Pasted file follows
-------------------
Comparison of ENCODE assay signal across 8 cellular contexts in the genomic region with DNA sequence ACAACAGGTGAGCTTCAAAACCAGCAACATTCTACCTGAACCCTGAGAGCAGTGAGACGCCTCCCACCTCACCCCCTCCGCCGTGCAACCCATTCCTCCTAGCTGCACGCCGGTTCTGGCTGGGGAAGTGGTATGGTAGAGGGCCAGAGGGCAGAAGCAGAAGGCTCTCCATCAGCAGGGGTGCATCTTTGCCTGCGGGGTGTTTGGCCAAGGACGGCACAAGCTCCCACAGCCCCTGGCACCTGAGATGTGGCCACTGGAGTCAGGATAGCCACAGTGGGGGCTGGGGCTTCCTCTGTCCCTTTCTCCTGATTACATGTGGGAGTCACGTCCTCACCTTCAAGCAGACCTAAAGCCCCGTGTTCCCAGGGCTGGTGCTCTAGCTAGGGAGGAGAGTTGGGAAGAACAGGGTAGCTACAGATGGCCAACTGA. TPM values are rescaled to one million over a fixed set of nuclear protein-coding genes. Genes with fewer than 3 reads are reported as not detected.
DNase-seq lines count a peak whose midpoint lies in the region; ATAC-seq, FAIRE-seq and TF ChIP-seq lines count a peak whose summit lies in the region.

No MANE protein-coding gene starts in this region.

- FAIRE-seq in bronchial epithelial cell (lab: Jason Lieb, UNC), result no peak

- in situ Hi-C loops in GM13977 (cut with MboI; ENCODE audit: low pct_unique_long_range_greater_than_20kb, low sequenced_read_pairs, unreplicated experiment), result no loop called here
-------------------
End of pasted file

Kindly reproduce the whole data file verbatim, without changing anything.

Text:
Comparison of ENCODE assay signal across 8 cellular contexts in the genomic region with DNA sequence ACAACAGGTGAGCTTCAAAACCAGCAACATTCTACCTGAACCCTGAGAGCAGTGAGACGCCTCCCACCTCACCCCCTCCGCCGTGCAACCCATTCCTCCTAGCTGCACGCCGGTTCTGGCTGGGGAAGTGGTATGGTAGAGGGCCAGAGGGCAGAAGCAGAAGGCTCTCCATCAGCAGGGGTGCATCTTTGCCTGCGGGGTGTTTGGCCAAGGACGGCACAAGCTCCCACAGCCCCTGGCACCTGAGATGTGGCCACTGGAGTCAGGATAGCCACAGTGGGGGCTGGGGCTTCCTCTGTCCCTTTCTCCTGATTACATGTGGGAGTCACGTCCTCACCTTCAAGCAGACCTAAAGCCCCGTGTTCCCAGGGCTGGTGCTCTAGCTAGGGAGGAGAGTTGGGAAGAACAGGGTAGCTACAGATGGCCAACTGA. TPM values are rescaled to one million over a fixed set of nuclear protein-coding genes. Genes with fewer than 3 reads are reported as not detected.
DNase-seq lines count a peak whose midpoint lies in the region; ATAC-seq, FAIRE-seq and TF ChIP-seq lines count a peak whose summit lies in the region.

No MANE protein-coding gene starts in this region.

- FAIRE-seq in bronchial epithelial cell (lab: Jason Lieb, UNC), result no peak

- in situ Hi-C loops in GM13977 (cut with MboI; ENCODE audit: low pct_unique_long_range_greater_than_20kb, low sequenced_read_pairs, unreplicated experiment), result no loop called here